What made STORM work was that for the last 7 years, either Pao or I were at it on a full-time basis at any point in its existence. Now that we are both back at it full-time, we are experiencing tremendous growth. That’s no coincidence.

So Peter, how can you do these other startups if you are full-time in STORM?

Just early this year I’ve had illusions that I could somehow pull this off – being CEO of multiple firms, in effect. This is a fool’s errand, I have quickly come to realize. For these other, newer startups to work, I know I will have to groom quarterbacks. I can coach, but only from the sidelines. Someone else needs to quarterback.

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9 Startup Myths Part 2 of 3

(The following post is the second of a 3 part series. You can find part one over here)

4) Business Plans Are Important

Yup, it's for dummies alright.

What 4 years of college business teaching hammered in me was that I needed to create a business plan for my startup. I needed to put everything in writing and project my financials – on a short-term, medium term, and longterm basis. So during our first foray, we spent several days crafting an 80+ page business plan, crammed with a boatload of projections and analysis. We had a five-year sales forecast with assumptions on pricing, costs, and market. We had complete projected financial statements across those five years. It was a nice plan. It was something you could submit to a marketing class and get an A with.

It was also a complete waste of time.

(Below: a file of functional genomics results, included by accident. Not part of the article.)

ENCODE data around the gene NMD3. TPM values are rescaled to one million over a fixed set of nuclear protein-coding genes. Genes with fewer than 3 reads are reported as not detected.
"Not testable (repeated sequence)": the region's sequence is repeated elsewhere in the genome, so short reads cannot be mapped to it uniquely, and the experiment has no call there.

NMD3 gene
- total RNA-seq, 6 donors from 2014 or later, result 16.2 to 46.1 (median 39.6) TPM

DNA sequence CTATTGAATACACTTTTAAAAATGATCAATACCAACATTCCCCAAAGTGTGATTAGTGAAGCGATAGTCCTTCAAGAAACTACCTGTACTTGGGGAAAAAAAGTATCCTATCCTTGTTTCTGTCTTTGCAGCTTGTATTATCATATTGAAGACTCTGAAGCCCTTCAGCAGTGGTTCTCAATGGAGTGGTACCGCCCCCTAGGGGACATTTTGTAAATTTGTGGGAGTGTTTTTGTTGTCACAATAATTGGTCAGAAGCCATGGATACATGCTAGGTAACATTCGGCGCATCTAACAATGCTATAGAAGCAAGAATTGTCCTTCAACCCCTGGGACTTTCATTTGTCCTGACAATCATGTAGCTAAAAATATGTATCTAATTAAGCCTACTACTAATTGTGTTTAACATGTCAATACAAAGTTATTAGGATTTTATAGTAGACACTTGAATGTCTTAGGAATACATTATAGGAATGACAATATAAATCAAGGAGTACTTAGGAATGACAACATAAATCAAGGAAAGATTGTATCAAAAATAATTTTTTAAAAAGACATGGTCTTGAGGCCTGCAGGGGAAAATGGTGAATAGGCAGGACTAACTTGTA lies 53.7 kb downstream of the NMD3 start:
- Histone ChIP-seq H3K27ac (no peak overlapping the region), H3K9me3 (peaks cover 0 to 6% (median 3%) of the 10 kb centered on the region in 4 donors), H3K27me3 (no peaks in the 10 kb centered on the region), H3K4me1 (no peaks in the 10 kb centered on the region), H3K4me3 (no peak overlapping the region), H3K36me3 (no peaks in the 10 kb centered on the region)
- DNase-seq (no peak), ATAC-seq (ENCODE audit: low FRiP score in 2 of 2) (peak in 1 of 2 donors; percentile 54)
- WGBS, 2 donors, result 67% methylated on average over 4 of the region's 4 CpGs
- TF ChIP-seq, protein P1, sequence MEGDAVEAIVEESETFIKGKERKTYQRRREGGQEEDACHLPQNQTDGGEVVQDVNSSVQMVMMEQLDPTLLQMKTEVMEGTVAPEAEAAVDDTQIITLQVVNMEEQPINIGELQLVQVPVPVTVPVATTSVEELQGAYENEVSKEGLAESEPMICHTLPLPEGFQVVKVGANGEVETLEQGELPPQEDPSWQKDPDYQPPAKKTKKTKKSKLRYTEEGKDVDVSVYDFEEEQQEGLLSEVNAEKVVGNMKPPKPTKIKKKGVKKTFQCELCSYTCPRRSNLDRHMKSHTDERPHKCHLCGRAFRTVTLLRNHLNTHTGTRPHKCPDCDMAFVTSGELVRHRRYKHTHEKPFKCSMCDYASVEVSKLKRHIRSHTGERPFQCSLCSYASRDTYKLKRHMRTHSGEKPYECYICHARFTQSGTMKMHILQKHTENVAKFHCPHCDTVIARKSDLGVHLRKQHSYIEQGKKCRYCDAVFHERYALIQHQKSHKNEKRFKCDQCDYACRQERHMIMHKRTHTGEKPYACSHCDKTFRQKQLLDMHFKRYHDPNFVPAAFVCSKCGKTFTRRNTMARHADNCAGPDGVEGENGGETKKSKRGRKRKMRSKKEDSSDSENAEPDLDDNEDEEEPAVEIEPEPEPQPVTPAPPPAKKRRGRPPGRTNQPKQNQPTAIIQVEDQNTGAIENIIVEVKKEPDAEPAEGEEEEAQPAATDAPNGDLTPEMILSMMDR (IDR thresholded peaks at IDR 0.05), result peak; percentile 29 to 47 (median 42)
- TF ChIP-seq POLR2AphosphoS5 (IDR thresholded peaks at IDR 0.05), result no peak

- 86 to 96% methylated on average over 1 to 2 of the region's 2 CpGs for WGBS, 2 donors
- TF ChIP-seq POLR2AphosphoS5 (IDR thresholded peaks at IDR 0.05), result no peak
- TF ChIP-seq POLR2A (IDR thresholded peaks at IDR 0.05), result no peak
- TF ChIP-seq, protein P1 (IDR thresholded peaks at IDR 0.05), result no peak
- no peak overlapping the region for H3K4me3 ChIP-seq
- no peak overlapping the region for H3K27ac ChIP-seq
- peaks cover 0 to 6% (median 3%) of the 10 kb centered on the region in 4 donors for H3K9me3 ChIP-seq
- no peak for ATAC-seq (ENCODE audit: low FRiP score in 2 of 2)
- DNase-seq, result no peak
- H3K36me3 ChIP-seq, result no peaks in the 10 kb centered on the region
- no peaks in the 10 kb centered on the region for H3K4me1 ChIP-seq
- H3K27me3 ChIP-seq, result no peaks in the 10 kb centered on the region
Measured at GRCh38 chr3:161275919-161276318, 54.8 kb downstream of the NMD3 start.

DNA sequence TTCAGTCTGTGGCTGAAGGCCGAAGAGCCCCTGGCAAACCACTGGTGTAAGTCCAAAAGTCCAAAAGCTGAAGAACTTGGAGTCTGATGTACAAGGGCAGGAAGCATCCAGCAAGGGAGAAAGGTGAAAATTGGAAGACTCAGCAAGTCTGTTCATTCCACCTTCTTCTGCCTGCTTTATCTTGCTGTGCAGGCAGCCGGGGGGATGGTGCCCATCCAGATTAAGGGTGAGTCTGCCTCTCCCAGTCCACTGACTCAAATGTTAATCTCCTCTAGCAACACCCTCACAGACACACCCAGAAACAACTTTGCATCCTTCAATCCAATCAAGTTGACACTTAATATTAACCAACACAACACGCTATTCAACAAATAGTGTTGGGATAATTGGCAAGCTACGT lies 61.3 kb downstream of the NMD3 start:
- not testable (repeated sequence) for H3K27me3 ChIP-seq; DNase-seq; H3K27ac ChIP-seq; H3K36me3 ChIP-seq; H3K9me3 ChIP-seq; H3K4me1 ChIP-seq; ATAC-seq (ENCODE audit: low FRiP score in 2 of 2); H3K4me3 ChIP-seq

The investors we gave it to never read it and instead asked us for a “simpler” 2-page summary. Moreover, after our initial effort to draft this plan, we ourselves never bothered to look it again.

Why? We really had no idea how people would react to our company. None. Our initial product, a fully customizable flexible benefits system, was a first in that 2005 market. Who knew how people would react? Our assumptions were guesses.

Remember this very important quote from renowned entrepreneur Steve Blank:

No plan survives the first contact with customers.

True enough, the moment we talked for the very first time with potential customers, we threw the initial plan (our 80 page masterpiece!)  out the window almost immediately. Almost all our assumptions were wrong. 2 weeks of work flushed down the toilet in seconds.

So instead of a crafting a long, static business plan, draft a short, flexible 2-page one. Use common sense to check if your numbers look alright. Take note of your assumptions.

Then, MOST IMPORTANTLY, immediately talk to potential customers and check out all your assumptions. Most of them will be wrong. Using what you learned, redraft your 2-pager. Rinse and repeat. Test and iterate till you get your model right.

5) Things Stabilize

Pao and I always thought, “OK, in time, we’d stabilize.”

Uhm, no.